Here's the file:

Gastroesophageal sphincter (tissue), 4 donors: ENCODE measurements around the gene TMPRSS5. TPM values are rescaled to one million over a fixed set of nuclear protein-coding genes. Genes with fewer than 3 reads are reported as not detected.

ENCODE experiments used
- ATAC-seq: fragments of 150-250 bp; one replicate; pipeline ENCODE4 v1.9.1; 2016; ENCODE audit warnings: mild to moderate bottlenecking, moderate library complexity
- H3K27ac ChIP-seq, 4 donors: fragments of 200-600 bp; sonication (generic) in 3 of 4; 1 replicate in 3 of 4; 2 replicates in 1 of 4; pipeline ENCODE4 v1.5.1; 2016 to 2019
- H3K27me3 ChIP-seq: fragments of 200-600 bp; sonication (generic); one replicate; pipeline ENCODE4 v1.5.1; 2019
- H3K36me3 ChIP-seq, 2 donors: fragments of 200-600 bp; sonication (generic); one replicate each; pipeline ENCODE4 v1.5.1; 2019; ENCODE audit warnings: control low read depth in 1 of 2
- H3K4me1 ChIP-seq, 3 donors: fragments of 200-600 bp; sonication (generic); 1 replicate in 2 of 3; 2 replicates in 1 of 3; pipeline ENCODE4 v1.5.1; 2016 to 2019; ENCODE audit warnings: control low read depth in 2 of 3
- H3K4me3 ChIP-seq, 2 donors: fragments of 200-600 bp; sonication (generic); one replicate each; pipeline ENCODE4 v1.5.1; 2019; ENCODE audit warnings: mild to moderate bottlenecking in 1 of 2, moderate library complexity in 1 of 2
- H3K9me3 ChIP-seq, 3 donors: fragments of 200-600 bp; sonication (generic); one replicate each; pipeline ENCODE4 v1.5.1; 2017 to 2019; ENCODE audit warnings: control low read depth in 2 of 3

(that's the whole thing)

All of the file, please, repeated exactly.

Gastroesophageal sphincter (tissue), 4 donors: ENCODE measurements around the gene TMPRSS5. TPM values are rescaled to one million over a fixed set of nuclear protein-coding genes. Genes with fewer than 3 reads are reported as not detected.

ENCODE experiments used
- ATAC-seq: fragments of 150-250 bp; one replicate; pipeline ENCODE4 v1.9.1; 2016; ENCODE audit warnings: mild to moderate bottlenecking, moderate library complexity
- H3K27ac ChIP-seq, 4 donors: fragments of 200-600 bp; sonication (generic) in 3 of 4; 1 replicate in 3 of 4; 2 replicates in 1 of 4; pipeline ENCODE4 v1.5.1; 2016 to 2019
- H3K27me3 ChIP-seq: fragments of 200-600 bp; sonication (generic); one replicate; pipeline ENCODE4 v1.5.1; 2019
- H3K36me3 ChIP-seq, 2 donors: fragments of 200-600 bp; sonication (generic); one replicate each; pipeline ENCODE4 v1.5.1; 2019; ENCODE audit warnings: control low read depth in 1 of 2
- H3K4me1 ChIP-seq, 3 donors: fragments of 200-600 bp; sonication (generic); 1 replicate in 2 of 3; 2 replicates in 1 of 3; pipeline ENCODE4 v1.5.1; 2016 to 2019; ENCODE audit warnings: control low read depth in 2 of 3
- H3K4me3 ChIP-seq, 2 donors: fragments of 200-600 bp; sonication (generic); one replicate each; pipeline ENCODE4 v1.5.1; 2019; ENCODE audit warnings: mild to moderate bottlenecking in 1 of 2, moderate library complexity in 1 of 2
- H3K9me3 ChIP-seq, 3 donors: fragments of 200-600 bp; sonication (generic); one replicate each; pipeline ENCODE4 v1.5.1; 2017 to 2019; ENCODE audit warnings: control low read depth in 2 of 3